Discovering an Author That Everybody Knew About (a continuing series)

Cover illustration for "The Miraculous Journey of Edward Tulane"

I don’t have a good memory for names, even book authors, which is a terrible trait for a writer who hoped to get into the industry.

It was only a few years ago that I realized that the Father Brown mystery books (admittedly, I had only read one at that point) were written by the famous writer G. K. Chesterton. I only found this out after buying a Kindle edition of Chesterton’s complete works, and finally read the rest of the Father Brown stories and much more besides.

I was a lot older than I should have been when I discovered that Ray Bradbury (an author whose name is very familiar to me) wrote noir detective stories.

Today, I was looking at a post on Facebook from my writers’ group about a rabbit named Edward Tulane. I had never heard of this book before, which gives you some idea of my scholarship in this field. So I looked up the book, and then immediately looked up Kate DiCamillo. I found out that she had written Because of Winn Dixie, Flora and Ulysses, and The Tale of Despereaux, all of which I had heard of, along with The Magician’s Elephant, which I actually have tagged on Netflix to watch soon.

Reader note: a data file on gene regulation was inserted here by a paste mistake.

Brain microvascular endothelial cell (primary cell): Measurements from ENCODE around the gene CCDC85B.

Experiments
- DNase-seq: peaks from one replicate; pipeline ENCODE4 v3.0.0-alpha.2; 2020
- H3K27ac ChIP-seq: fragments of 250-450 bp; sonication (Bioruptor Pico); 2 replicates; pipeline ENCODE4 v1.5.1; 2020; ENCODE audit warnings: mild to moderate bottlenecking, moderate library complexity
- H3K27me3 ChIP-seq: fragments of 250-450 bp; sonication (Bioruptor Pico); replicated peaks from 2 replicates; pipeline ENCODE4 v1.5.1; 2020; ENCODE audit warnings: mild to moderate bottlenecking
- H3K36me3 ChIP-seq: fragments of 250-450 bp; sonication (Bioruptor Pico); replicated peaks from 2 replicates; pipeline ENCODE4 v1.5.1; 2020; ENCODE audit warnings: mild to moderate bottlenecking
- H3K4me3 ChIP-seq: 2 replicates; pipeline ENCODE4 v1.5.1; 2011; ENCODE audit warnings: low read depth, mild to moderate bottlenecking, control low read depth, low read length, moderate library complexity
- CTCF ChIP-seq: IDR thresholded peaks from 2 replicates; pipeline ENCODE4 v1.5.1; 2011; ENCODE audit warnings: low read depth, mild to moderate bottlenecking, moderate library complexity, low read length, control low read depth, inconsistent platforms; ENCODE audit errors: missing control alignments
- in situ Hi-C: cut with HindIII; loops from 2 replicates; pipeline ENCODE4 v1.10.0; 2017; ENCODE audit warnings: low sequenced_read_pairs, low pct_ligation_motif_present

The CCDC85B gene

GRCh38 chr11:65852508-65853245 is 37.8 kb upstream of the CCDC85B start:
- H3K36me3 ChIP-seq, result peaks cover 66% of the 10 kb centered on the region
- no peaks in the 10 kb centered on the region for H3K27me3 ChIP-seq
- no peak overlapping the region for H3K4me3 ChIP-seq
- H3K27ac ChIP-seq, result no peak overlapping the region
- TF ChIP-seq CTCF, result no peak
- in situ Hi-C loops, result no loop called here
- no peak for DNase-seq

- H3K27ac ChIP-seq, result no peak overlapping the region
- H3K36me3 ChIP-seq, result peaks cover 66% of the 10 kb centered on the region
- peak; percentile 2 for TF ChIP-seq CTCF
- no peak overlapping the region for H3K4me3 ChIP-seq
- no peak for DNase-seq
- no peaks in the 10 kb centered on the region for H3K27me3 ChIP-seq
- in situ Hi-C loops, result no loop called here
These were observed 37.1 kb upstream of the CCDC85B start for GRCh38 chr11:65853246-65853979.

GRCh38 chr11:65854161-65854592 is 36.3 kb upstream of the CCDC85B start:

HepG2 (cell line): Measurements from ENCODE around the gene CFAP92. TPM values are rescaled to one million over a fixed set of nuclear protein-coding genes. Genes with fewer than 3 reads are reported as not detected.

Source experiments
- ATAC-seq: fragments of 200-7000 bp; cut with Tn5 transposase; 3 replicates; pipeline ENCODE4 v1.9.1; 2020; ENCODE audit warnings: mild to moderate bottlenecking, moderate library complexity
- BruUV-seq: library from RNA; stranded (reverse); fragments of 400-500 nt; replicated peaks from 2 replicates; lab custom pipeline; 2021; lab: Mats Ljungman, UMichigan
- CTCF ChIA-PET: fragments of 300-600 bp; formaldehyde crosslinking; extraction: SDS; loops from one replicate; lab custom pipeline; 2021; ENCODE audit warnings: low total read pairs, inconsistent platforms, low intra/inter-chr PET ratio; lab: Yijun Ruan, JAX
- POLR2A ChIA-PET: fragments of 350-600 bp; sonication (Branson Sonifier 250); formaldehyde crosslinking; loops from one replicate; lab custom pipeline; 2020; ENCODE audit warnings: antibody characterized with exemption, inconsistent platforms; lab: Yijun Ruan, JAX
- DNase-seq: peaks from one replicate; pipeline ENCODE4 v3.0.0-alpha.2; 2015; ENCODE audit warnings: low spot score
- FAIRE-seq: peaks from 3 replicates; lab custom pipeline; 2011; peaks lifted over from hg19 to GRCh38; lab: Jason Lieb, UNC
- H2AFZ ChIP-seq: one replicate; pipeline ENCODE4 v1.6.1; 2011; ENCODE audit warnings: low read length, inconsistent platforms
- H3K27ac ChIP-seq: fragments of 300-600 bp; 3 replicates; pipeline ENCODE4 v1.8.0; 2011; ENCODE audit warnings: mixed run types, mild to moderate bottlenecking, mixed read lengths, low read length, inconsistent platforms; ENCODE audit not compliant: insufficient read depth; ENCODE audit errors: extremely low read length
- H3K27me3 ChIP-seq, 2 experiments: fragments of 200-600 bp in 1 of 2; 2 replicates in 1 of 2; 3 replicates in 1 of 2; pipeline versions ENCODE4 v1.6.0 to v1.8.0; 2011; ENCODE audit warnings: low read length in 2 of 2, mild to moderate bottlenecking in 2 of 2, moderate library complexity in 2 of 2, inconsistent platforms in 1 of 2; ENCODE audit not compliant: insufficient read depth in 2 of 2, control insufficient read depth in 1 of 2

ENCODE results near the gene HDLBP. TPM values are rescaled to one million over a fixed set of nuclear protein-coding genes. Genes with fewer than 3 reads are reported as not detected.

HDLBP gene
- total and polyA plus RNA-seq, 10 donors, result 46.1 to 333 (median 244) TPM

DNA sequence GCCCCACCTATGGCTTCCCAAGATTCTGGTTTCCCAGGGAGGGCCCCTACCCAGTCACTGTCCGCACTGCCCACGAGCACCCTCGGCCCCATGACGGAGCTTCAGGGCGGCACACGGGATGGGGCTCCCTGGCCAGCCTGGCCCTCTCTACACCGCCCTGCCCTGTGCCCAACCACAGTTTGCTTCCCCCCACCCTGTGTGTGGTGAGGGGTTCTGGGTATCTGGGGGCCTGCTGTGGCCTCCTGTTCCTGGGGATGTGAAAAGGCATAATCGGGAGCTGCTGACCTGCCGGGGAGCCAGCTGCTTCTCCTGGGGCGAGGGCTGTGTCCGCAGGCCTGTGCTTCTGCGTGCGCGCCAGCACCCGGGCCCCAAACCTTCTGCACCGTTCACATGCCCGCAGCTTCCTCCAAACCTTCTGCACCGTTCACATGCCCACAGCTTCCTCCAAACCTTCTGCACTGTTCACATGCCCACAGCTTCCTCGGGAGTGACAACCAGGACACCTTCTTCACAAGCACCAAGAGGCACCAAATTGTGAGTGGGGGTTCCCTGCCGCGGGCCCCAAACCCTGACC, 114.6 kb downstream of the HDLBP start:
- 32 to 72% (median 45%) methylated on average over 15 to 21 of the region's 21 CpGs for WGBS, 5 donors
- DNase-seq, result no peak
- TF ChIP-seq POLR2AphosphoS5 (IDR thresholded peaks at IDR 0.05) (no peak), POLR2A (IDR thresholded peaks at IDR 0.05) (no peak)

I imagine more professional writers know all this stuff, and have read almost every book in their field. I’ll never be that thorough–writing is my second job and probably always will be. But at least I can have the fun of discovering things even if I’m far from the first. I remember introducing someone to Terry Pratchett who had never read him before. I almost envied him the joy of treading that ground for the first time. And that was fun, too.